U.S. President Donald Trump signed an executive order that supports the exploration and use of space resources by US citizens and companies, taking a big step this week for all the miners.
Scott Pace, Deputy Assistant to the President and Executive Secretary of the National Space Council said in a statement this week that this executive order sets US policy towards the restoration and use of space resources, such as water and some minerals, in order to encourage the commercial development of space.
The title, “Encouraging International Support to Recover and Use Space Resources”, gives Americans the right to engage in commercial exploration and to restore and use resources in outer space.
According to analysts, the US policy contrasts with the 1979 Moon Treaty, which America has not signed. The treaty states that any non-scientific use of space resources is subject to an international regulatory framework, however, the State Department requests other countries to take a similar approach.
The executive order gives US companies operating in space the right to explore and mine for new resources. Outer space is a legally and physically unique field of human activity, and the United States does not consider it as global resource domains.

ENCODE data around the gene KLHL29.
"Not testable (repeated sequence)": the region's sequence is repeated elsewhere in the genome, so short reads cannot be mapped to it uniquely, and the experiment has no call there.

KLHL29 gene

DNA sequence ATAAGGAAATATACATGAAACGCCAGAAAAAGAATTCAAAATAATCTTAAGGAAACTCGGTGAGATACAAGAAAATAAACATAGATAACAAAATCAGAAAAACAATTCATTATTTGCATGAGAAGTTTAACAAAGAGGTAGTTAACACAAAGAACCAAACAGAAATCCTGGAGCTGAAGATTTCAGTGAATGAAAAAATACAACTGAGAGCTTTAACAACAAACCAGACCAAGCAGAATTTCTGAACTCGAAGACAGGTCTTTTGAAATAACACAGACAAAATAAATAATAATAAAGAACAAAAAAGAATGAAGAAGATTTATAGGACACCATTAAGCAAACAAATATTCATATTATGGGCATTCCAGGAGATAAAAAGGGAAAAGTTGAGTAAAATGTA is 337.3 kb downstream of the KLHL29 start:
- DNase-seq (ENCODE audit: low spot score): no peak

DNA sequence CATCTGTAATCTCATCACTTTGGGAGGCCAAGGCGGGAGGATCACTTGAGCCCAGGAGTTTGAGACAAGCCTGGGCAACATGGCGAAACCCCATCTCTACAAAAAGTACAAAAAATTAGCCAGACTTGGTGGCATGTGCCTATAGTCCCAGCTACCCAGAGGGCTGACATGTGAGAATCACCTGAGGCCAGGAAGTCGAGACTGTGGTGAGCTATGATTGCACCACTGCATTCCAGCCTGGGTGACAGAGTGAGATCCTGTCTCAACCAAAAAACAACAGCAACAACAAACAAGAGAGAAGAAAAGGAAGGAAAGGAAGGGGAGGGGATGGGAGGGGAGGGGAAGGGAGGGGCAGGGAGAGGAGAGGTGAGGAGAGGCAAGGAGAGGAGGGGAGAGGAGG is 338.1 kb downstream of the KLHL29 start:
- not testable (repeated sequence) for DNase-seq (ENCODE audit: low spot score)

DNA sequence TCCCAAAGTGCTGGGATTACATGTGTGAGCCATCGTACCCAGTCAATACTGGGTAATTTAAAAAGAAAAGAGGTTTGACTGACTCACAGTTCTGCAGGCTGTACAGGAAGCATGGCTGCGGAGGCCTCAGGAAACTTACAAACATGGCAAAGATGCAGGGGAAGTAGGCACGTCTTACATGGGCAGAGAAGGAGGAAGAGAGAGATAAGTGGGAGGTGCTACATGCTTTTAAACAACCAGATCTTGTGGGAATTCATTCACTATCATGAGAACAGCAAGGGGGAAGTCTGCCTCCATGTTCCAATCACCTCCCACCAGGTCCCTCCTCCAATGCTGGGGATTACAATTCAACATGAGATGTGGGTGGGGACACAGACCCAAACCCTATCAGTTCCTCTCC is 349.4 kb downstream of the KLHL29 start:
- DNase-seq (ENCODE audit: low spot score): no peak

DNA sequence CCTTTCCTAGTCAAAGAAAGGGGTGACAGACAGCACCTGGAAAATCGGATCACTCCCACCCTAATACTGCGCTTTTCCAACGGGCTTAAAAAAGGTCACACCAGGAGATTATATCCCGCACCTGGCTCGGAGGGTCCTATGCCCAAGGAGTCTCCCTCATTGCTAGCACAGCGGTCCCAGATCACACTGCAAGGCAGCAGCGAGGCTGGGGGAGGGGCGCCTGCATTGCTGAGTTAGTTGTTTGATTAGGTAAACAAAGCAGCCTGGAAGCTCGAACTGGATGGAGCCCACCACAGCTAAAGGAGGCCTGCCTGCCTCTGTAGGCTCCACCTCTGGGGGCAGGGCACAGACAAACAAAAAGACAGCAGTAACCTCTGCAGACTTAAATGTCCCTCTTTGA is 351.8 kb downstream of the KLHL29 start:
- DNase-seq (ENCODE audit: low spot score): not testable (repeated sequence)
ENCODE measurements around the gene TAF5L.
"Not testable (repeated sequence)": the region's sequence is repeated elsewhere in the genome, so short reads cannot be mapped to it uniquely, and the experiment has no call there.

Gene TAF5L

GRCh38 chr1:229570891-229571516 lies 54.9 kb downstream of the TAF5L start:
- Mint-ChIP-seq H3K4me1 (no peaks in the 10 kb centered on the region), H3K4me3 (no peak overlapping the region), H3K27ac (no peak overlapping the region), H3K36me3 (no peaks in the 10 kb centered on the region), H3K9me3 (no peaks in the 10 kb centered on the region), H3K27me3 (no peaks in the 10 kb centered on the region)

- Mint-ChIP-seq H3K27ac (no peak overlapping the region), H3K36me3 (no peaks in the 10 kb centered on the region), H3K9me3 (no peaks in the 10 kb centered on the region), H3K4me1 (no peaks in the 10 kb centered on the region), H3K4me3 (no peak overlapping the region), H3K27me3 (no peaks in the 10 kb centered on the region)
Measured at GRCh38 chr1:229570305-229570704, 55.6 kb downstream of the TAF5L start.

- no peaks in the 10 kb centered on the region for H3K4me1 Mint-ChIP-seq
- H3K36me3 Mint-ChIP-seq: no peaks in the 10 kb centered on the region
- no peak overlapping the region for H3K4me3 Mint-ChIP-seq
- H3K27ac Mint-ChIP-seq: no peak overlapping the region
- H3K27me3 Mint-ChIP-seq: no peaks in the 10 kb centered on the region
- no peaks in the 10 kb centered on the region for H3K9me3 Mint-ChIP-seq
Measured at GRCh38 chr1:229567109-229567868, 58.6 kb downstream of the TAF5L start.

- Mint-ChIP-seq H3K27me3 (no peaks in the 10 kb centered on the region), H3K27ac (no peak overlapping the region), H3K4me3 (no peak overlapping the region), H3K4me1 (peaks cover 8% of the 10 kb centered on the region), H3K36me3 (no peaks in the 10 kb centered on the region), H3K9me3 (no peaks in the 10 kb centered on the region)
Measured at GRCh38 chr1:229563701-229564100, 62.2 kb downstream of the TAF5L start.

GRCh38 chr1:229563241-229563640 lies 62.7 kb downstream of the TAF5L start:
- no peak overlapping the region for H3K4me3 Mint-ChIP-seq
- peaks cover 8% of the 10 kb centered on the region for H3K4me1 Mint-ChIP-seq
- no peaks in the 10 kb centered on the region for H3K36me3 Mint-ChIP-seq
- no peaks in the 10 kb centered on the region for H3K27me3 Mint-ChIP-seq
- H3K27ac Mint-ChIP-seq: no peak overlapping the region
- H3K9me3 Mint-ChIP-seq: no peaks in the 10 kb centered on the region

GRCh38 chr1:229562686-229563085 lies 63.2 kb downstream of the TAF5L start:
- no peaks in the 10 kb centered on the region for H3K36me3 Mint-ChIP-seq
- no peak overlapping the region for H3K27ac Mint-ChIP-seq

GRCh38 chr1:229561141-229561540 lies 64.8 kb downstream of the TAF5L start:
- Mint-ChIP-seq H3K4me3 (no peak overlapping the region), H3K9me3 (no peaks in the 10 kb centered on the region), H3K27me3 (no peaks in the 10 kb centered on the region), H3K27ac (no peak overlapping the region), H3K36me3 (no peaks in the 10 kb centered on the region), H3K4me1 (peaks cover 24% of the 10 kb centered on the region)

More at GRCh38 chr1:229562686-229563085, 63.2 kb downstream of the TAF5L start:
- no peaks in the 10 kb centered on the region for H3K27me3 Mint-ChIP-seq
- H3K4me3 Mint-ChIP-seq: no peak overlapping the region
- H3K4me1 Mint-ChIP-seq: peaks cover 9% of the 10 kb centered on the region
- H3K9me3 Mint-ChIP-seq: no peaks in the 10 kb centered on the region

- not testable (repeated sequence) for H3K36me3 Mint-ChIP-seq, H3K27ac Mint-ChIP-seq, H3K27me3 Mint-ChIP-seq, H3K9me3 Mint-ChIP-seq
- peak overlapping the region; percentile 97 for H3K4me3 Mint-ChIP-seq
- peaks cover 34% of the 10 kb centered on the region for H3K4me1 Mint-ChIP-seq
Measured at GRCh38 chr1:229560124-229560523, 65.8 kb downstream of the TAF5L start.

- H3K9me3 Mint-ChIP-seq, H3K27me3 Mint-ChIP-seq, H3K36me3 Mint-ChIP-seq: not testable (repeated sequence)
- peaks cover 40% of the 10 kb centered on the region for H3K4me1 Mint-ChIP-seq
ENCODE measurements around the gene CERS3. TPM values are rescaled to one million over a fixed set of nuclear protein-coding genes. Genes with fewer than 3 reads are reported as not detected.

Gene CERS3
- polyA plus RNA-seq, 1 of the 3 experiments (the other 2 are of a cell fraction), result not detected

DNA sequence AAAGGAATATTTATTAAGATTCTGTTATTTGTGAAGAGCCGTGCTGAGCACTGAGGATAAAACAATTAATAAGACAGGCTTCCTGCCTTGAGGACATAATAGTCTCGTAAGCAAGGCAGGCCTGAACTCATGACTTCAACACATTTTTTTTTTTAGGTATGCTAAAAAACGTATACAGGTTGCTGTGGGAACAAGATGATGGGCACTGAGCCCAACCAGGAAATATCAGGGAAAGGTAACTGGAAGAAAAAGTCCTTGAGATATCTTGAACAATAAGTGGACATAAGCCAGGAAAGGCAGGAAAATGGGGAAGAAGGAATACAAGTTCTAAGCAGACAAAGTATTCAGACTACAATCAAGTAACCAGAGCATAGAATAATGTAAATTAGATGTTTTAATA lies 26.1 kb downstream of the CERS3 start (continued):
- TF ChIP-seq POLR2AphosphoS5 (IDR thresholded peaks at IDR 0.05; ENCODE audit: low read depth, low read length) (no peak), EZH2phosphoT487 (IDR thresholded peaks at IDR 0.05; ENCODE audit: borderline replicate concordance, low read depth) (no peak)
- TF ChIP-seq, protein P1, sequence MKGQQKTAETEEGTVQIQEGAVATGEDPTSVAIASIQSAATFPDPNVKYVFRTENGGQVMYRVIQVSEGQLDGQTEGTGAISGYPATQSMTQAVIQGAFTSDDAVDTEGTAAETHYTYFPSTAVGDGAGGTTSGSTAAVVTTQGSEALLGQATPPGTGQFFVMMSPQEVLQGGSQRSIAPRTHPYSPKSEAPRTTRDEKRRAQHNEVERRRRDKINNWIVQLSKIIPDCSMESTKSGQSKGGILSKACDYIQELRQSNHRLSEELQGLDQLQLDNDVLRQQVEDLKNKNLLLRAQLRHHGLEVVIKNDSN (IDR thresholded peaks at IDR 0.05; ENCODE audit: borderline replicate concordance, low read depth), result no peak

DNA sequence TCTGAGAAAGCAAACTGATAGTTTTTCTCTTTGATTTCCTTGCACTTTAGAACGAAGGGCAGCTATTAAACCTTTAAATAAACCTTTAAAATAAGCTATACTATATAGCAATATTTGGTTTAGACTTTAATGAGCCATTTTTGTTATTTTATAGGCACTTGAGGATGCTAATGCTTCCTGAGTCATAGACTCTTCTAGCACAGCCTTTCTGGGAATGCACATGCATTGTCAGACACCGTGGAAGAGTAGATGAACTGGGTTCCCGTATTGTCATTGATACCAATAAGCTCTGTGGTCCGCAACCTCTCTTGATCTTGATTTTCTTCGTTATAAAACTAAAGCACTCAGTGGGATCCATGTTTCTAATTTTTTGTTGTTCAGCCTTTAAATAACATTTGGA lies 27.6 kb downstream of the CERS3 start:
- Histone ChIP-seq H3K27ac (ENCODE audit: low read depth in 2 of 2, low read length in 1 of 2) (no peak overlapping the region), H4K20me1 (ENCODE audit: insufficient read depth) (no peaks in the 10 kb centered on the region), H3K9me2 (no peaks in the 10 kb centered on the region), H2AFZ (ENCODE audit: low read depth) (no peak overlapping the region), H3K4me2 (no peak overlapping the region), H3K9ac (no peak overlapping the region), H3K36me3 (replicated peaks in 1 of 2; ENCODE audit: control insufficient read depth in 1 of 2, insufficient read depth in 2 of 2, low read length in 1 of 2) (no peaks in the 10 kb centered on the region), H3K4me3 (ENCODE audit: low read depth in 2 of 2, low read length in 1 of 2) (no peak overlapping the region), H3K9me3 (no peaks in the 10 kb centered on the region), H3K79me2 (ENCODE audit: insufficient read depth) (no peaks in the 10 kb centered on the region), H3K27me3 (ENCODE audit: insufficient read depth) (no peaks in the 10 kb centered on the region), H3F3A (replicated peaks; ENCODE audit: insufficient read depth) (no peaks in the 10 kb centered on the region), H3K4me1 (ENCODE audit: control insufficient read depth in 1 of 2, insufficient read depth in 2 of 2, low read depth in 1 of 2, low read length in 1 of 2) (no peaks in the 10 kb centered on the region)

In 2015, the U.S. Congress already passed a law that allowed individuals and companies to explore the moon and asteroids for its resources.
The executive order came this week as NASA published its long-term plan for lunar exploration and sustainable development, which envisages a “base camp” on the south pole of the moon.
NASA is also preparing for the Mars 2020 mission in July as it plans to send its rover to the red planet to collect samples and conduct a number of scientific experiments, including the production of oxygen from carbon dioxide.
CNBC, citing a senior White House official, stated that the United States has already received support from Canada, Australia, the United Arab Emirates and China, yet, not all countries has responded with a positive response.
Kremlin spokesman Dmitry Peskov said yesterday that any kind of attempt to privatize space in one form or another is unacceptable.
Sergey Savliev, deputy director of Roscosmos also issued a statement criticizing the move. “Attempts to confiscate outer space and aggressive plans to effectively seize the territory of other planets will not encourage other countries to engage in fruitful cooperation,” Savliev said.
Meantime, Roscosmos also plans to build a long-term base on the moon in the next two decades.